To visualize the idea of concavity using the first derivative, consider the tangent line at a point. Recall that the slope of the tangent line is precisely the derivative. As you move along an interval, if the slope of the line is increasing, then

is increasing and so the function is concave up. Similarly, if the slope of the line is decreasing, then

is decreasing and so the function is concave down.

In this Demonstration, the tangent line at

is drawn in red. The tangent line at

is denoted by a dashed blue line. If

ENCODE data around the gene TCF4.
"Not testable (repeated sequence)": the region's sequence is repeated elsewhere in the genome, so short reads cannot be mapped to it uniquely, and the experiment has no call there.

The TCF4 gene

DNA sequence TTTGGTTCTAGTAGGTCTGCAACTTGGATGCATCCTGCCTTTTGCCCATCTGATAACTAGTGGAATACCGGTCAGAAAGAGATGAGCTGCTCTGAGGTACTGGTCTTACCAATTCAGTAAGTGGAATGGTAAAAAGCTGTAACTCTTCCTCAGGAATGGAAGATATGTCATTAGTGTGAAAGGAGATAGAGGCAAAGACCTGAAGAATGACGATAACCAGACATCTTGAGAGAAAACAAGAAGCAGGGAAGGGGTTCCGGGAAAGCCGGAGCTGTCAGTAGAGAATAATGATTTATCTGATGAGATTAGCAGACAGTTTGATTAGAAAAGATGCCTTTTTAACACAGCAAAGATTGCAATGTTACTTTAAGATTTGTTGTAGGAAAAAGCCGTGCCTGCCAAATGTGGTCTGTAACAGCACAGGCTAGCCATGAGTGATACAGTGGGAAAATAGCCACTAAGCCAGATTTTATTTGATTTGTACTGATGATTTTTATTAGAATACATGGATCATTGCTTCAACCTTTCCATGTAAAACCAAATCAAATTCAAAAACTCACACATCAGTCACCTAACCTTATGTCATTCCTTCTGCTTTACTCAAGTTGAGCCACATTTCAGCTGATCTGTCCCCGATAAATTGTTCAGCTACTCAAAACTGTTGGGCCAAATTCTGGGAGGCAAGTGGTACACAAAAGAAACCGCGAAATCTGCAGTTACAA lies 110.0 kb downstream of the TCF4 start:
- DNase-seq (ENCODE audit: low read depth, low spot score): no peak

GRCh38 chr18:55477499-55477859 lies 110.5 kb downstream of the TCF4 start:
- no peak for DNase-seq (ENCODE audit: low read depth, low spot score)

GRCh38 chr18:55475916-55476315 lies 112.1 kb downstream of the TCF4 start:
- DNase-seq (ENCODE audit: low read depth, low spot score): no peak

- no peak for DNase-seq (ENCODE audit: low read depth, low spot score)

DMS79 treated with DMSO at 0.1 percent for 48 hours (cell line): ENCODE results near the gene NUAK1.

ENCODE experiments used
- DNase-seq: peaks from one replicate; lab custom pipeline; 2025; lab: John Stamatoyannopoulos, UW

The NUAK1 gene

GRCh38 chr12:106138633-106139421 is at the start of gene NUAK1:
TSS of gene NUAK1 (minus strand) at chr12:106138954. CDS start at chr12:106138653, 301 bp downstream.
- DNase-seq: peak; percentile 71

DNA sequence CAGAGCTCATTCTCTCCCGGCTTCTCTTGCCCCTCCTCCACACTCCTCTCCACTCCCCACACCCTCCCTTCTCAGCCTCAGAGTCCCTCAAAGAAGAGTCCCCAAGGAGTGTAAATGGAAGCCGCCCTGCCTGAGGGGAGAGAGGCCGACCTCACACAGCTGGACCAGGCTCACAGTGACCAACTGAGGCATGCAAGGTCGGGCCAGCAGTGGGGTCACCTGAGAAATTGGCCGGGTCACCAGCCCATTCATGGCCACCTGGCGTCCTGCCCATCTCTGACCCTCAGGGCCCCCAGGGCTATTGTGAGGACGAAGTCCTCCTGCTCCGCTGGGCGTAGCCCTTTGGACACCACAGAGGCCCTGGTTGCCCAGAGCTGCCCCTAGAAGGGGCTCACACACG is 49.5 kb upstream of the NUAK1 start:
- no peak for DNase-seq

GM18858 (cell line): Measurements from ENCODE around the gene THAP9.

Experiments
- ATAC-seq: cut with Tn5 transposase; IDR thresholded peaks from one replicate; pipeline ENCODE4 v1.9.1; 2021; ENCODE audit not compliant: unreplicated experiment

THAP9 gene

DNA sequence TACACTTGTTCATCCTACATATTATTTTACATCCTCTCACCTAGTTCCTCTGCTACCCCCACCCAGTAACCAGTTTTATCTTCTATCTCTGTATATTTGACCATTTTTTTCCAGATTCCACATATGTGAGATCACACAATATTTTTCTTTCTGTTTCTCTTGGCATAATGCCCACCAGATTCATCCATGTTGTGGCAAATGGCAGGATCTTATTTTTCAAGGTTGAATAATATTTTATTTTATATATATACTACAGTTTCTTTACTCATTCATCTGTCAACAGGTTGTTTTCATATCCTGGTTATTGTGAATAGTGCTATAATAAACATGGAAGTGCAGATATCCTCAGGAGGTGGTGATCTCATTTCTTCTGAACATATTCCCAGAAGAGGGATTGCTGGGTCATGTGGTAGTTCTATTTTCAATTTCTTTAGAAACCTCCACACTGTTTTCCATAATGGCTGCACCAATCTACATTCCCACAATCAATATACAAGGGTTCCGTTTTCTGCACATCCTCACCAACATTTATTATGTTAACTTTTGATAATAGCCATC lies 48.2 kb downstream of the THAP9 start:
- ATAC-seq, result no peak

never changes sign twice in an interval .15 units wide or smaller, as is the case in all the examples considered by this Demonstration, then whenever the blue line has a larger slope than the red line, the derivative is increasing from

to

and the function is concave up on that interval. Likewise, whenever the blue line has a smaller slope than the red line, the derivative is decreasing from

to

and the function is concave down on that interval.

In practice, we use the second derivative test to check concavity. The second derivative test says that a function

is concave up when

and concave down when

This follows directly from the definition as the

is concave up when

is increasing and

is increasing when its derivative

is positive. Similarly

is concave down when

is decreasing, which occurs when

.